The victor in this game has already been determined. On Feb. 19 in Brussels, David Cameron will prevail with all of his most important demands. The British prime minister, to be sure, will be standing alone at the summit, faced with opposition from his 27 EU counterparts. But in the end, following tough negotiations, he will get his way.
Such is the result envisioned by EU leaders and in fact European Council President Donald Tusk, European Commission President Jean-Claude Juncker and German Chancellor Angela Merkel have already written the script for their own defeat. "We want Cameron to return to London victorious," say EU officials in Brussels, in an uncommon display of unity. In Berlin, a Chancellery official says: "We will be extremely helpful." Anything that isn't a complete betrayal of European values is negotiable, the Berlin official says.
Their goal is that of providing Cameron with the political tailwind he needs to keep the United Kingdom in the European Union. This summer, Cameron is planning to hold a referendum on Britain's future in the EU. Only if he returns from Brussels in February with a better deal for Britain does he stand a chance of reversing the widespread EU-skepticism that characterizes the country.
For Tusk, Juncker and Merkel, a Brexit would be a nightmare scenario, and one that they are seeking to avoid at all costs. It would shake the EU to its core and has the potential of setting off a chain reaction that could leave the entire union in tatters. Indeed, Marine Le Pen - leader of the right-wing populist Front National - has already announced that she plans to hold a similar referendum in France should she win her country's 2017 presidential elections. [...]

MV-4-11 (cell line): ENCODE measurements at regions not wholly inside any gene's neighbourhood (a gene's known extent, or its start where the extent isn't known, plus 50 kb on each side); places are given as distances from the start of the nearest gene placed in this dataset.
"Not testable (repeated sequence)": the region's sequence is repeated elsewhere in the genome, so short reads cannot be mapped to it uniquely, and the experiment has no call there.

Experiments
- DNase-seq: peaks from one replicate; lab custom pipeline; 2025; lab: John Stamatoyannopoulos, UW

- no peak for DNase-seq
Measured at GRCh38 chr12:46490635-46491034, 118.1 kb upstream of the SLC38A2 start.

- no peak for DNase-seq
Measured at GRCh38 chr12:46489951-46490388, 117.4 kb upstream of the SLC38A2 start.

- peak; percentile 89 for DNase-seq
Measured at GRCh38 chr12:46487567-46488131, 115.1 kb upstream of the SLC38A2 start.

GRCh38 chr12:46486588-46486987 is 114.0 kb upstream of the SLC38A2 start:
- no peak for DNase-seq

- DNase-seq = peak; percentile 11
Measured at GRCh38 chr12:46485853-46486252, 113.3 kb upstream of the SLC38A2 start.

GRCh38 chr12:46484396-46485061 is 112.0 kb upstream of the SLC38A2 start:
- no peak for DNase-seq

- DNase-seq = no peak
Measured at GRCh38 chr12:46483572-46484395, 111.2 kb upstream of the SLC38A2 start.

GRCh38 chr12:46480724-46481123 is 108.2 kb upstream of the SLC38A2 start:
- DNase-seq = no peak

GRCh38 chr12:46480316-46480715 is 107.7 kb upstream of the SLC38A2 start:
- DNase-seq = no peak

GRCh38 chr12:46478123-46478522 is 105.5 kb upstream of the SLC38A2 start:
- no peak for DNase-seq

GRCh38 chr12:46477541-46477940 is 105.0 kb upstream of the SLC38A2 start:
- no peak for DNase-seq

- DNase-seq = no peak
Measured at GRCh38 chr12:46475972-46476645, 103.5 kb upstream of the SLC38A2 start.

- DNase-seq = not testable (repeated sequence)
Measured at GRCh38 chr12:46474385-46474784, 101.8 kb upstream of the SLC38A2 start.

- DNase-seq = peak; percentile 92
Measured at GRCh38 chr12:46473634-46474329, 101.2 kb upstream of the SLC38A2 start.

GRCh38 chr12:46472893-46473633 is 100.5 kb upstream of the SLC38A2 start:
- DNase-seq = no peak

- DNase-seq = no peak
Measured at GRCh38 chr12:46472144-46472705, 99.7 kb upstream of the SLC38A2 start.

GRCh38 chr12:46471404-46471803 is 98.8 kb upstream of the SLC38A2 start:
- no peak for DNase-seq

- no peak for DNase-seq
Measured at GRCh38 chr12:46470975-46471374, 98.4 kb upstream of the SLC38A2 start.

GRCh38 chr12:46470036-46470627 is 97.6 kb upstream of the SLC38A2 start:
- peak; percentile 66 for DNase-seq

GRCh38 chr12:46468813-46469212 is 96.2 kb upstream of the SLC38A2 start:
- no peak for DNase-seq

An Uphill Battle
[...] In the event of a Brexit, the union would have 13 percent fewer residents and its economic power would be reduced by 17 percent. Without London, the EU would be robbed of its only global financial capital outside of Frankfurt. "If we want to play a global role when it comes to development aid, environmental protection or security policy, then we need the British," says European Parliament President Martin Schulz.
Tusk, Juncker and Merkel are facing an uphill battle. Even if they are able to make Cameron look like the winner of the February summit, it is unclear if that will be enough. The opponents of Britain's continued EU membership have made up significant ground and many surveys now show them to be neck and neck with those who would like to see the UK remain part of the club.
Merkel too is disinclined to sign a document that discriminates against EU citizens. At least in principle. For Cameron's demand to be implemented, European treaties would have to be amended - and that is something that Merkel is open to. She would like to see treaty changes made in an effort to make the EU and the euro zone more crisis resistant. But with all 28 member states having to approve such amendments, years often pass before they are implemented and Cameron doesn't have that kind of time. He would like to finalize an agreement with Brussels and with his EU counterparts by February. [...]
It is unclear, though, whether such maneuvers could convince British voters to remain a part of the European Union. Indeed, Cameron had hardly returned home from the pre-Christmas summit in Brussels before the conservative press began bashing him. "His negotiations have exceeded even our lowest expectations," screeched the tabloid Sun. "It is already clear that he has demanded virtually nothing and will get even less."
The European Parliament's Committee on Constitutional Affairs likewise recognized during a visit to Britain that Cameron could be losing control of the situation. [...]
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